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Migration, immigration, and asylum after apartheid – 2023

South Africa - Cape Town
Dates June 3 - July 29, 2023
Program Focus

Assisting several community partners, including Human Sciences Research Council, Ndifuna Ukwazi, and the Refugee Rights Unit (University of Cape Town), seeking to improve the lives of migrants, refugees, and asylum seekers in the City of Cape Town.

Program Leaders
Program Themes
  • Ethics
  • Human Rights
  • Migration
  • Public Policy
  • Race & Ethnicity



Information Session:


Our program will begin during the Spring 2023 semester with informational and learning sessions to better understand South Africa’s history of colonial settlement, apartheid, political struggle, and liberation.

Students will dedicate the duration of the program to working at the listed community partner organizations. These seek to advocate for and improve the lives of foreign-born Capetonians with immigrant and refugee status. Focusing on creating a more just South Africa for immigrants, community partners work to help integrate refugee and immigrant families into South Africa’s social, economic, and political system. In the course of their placements, students will have the opportunity to meet with South Africans who were antiapartheid activists, union organizers, and legal advocates who fought the rigid system of apartheid. Confirmed guests will include: legal scholars who work with migrant and refugee communities and activists who advocate against institutionalized xenophobia.

Apartheid, established in 1948, operated to strip South Africans of color of full rights of citizenship and subjected a majority to racial, gender, sexual, and class discrimination. Organized struggle on the part of individuals and organizations including the African National Congress, Black Consciousness Movement, South African Students’ Organization, etc. would eventually force the state’s hand. In 1994 South Africa held its first democratic elections extending the franchise to Black South Africans. DukeEngage Cape Town affords students an opportunity to better understand this history and the many efforts to reshape South African society after almost 350 years of settler colonialism.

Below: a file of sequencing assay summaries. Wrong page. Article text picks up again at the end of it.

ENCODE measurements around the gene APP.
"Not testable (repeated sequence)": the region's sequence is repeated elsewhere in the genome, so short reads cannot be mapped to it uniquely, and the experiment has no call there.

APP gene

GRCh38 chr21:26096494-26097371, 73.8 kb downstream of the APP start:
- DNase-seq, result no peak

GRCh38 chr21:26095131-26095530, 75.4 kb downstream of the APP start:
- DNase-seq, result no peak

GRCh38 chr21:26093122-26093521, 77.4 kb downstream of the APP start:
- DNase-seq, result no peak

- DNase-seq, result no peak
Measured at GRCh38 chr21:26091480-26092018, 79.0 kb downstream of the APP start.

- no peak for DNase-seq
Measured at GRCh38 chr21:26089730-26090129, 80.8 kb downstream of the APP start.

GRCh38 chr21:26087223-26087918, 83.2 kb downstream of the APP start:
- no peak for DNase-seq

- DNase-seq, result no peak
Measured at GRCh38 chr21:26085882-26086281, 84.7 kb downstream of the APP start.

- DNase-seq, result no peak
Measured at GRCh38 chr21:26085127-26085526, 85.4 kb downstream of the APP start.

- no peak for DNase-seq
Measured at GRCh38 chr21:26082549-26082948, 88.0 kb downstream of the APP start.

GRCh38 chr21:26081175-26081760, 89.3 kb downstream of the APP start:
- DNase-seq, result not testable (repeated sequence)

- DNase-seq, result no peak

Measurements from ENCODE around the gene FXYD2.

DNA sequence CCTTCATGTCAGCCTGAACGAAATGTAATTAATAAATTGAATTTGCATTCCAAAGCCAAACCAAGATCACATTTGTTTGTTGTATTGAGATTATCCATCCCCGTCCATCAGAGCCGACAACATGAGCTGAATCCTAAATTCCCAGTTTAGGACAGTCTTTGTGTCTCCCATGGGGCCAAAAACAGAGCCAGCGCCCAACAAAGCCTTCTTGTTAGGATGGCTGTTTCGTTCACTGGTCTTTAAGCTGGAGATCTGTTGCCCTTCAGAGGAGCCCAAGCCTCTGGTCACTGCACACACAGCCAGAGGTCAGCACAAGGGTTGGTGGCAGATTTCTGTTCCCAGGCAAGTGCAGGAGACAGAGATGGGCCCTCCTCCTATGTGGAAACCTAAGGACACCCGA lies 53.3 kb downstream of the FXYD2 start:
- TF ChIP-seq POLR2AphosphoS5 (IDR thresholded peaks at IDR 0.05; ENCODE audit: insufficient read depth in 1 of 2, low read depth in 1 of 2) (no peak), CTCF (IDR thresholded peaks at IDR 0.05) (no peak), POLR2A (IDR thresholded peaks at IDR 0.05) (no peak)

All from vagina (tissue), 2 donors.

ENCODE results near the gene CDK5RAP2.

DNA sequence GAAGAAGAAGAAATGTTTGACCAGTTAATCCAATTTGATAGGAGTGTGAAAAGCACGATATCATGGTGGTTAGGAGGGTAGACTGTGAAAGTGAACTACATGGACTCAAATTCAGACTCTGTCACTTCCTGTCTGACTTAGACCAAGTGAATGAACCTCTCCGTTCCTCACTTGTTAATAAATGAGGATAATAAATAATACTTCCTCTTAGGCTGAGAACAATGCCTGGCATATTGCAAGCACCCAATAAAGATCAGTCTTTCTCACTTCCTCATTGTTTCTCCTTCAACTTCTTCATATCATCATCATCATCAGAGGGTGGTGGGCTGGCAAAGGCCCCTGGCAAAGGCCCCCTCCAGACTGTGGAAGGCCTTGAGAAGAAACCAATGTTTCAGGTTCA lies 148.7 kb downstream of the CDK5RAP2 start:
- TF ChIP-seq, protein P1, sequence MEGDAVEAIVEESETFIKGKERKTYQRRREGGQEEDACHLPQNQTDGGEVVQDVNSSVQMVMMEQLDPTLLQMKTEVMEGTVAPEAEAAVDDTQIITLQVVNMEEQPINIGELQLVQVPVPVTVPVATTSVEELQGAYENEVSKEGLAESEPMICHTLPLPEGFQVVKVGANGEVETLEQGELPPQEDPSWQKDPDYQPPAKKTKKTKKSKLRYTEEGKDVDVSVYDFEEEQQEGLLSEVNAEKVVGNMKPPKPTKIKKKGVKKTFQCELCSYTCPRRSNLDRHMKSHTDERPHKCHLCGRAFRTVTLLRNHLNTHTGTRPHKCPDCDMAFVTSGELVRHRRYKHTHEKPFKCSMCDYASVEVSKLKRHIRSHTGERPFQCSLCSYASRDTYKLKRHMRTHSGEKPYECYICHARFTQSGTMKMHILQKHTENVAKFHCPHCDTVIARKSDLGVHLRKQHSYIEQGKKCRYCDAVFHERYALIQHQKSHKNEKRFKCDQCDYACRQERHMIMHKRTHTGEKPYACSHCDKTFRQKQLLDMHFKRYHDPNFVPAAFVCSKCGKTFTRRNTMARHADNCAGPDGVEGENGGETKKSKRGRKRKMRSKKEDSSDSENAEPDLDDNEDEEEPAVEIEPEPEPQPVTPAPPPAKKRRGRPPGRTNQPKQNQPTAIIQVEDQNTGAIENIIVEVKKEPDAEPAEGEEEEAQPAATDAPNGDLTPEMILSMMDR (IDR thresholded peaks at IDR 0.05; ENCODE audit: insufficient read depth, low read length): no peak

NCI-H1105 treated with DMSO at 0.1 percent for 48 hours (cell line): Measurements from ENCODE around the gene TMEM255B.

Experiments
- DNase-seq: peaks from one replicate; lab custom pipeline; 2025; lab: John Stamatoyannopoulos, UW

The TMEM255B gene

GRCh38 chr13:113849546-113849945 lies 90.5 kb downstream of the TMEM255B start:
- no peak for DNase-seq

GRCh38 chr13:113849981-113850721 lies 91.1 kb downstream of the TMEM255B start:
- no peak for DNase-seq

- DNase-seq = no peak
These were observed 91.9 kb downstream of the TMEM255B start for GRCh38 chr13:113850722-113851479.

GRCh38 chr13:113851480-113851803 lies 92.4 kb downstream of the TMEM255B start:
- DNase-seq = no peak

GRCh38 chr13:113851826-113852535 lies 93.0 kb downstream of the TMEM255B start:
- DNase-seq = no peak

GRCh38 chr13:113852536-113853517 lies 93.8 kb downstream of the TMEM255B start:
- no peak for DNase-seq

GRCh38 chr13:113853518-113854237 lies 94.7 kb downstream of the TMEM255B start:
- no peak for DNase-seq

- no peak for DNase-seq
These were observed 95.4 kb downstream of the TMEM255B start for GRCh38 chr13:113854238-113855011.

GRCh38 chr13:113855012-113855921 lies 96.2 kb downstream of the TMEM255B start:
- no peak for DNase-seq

DukeEngage Cape Town began as an attempt to introduce Duke students to a society remarkably similar to the United States—one where race played a fundamental role in determining an individual’s fate, but also inspired a long-term political battle to eradicate the system of state violence and oppression. The civil rights movement in the US has been compared to the antiapartheid struggle, and while there are certainly parallels, given the historical time frame, political strategies, and repertoires of struggle, there are many differences too. The scale of struggle, for one, is important to keep in mind and easy comparison between South Africa’s civil war and civil rights struggle in the United States requires careful consideration. In learning the history of South Africa and working with organizations dedicated to improving the society, students have an extraordinary opportunity to learn about the values and the conflicts that continue to shape the history of both countries.


Community Partnerships

The DukeEngage Cape Town community partners work towards “the cultural, social and economic integration of migrants, refugees and South Africans into local society. Perceiving migration as an opportunity,” they are committed to alleviating poverty and promoting development in the Western Cape while fostering integration between migrants, refugees and South Africans.